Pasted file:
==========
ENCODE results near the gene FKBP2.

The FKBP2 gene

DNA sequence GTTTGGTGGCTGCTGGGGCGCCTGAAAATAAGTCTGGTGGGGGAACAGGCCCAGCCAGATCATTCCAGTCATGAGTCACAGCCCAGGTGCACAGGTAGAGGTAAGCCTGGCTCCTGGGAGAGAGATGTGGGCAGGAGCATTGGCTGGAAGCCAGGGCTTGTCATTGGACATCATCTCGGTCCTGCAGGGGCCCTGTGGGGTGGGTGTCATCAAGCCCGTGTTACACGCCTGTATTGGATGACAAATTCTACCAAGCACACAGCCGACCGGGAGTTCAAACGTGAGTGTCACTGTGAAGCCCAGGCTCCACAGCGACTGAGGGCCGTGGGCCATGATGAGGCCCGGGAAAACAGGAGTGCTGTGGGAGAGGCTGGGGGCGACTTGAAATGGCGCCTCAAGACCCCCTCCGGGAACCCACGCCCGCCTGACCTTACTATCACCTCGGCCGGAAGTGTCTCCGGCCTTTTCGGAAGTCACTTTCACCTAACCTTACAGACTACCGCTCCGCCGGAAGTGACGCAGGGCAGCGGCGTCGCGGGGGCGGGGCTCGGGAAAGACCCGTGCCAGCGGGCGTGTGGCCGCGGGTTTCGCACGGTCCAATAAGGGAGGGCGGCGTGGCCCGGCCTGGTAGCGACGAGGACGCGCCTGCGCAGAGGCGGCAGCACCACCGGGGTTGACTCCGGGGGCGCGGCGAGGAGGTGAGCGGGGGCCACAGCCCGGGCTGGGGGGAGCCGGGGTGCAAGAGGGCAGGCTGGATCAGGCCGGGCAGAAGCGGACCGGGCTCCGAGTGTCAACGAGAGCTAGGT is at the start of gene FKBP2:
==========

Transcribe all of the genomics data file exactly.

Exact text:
ENCODE results near the gene FKBP2.

The FKBP2 gene

DNA sequence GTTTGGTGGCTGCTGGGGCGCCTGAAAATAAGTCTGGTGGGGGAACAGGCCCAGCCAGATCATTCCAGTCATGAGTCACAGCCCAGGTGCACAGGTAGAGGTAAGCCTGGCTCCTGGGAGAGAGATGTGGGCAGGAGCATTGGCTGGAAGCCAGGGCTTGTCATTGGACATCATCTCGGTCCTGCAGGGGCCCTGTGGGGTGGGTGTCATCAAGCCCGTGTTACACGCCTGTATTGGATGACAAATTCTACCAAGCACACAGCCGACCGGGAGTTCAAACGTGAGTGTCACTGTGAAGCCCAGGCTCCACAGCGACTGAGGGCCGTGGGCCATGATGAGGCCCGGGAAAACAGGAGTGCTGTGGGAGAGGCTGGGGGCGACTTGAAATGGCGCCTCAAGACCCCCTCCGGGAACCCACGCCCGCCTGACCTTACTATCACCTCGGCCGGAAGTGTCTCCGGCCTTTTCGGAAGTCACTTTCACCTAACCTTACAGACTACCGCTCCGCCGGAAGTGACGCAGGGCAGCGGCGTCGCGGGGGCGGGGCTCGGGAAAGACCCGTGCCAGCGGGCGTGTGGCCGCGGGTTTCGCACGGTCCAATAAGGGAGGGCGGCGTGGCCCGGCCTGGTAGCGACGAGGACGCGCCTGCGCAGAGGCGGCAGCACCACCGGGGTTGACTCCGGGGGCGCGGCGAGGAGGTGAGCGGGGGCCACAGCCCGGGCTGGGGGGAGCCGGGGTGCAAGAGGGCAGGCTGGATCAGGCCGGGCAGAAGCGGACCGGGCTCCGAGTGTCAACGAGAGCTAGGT is at the start of gene FKBP2: